Wintertime in the hive is drastically different as the bees prepare to hunker down and hibernate. Drones are kicked out of the hive, and the workers surround the queen in a cluster where they shiver to keep warm. Cold bees on the outside of the cluster change places with those on the inside, and the group lives off stored honey to survive the harsh winter chills. 

Don’t Swat that Bee! 

Hundreds of bees on a hive.

A honeybee hive. [Image: photoclub.canadiangeographic.ca/mediadetail/8233406?offset=0]

Bees are important to humans, and without them, life would be a whole lot tougher. Honeybees make up about 80% of all insect pollination, playing a huge role in our agriculture and leading to the growth of many of our fruits and vegetables. The Apis mellifera honeybee species is used for the commercial pollination of crops and other plants, and each beehive collects around 66 pounds of pollen annually. Bees use the pollen as food in addition to honey, which is created by the nectar they collect from various nearby flowering trees and plants.

Colony collapse disorder (CCD) is the term given to the unexplainable steady decline of honeybee populations occurring over the last few years. Harsh winters that last longer than ever before, shrinking habitats, increased use of pesticides, and especially mites and viruses found in hives are among the biggest contributors to CCD. Another problem is that industrialized bee farms take all the honey from a hive leaving the bees with none to survive off come wintertime. Instead it’s replaced with high fructose corn syrup, which keeps the bees alive but doesn’t provide the needed natural nutritional advantages that honey supplies. This makes the bees’ immune systems more susceptible to disease and parasites. As farms focus more on growing only one cash crop, there are less natural spaces and wildflower fields for bees to choose from, which also negatively affects them.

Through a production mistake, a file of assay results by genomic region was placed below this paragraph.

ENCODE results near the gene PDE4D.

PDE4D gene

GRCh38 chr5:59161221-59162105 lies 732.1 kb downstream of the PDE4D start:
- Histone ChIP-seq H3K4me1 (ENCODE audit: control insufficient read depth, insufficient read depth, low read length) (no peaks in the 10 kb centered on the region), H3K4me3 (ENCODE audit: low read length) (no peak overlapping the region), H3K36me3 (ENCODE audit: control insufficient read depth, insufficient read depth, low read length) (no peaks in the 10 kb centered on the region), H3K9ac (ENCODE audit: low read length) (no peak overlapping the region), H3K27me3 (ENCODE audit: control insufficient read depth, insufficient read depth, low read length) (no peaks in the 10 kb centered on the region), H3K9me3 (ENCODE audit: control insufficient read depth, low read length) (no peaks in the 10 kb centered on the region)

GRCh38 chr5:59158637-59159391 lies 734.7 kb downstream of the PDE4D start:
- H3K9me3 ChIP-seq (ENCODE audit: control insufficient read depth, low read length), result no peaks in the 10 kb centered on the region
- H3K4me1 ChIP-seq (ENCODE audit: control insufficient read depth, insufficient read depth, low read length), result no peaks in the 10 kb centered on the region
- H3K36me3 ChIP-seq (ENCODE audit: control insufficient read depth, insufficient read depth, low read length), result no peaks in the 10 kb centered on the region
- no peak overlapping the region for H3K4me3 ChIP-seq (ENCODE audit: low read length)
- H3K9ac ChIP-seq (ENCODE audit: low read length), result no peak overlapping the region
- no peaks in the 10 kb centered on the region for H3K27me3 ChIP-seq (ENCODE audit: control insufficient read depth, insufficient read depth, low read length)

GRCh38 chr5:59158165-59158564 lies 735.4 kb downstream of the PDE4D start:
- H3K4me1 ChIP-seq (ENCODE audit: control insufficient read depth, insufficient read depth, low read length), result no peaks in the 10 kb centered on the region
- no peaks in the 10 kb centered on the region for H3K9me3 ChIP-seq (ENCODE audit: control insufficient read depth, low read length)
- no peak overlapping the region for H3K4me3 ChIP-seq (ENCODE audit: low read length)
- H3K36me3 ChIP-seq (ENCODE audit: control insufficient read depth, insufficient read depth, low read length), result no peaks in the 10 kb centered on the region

Help a Bee Out 

A bee drinking sugar water from a spoon.

Sugar water can help revitalize a tired honeybee. [Image: www.dontletthedaysgoby.co.uk/2014/07/saving-bee.html]

There are many ways for you to get involved and help honeybees out! Here are just a few ideas to get you started:

  • Add plenty of plants to your yard that bees are attracted to such as clover, oregano, lavender, sage, buttercup, and goldenrod.
  • When planting your garden, make sure to avoid using pesticides as they can poison and harm the bees.
  • If a bee is covered in mites and clearly struggling, try brushing them off (gently!) with a paintbrush.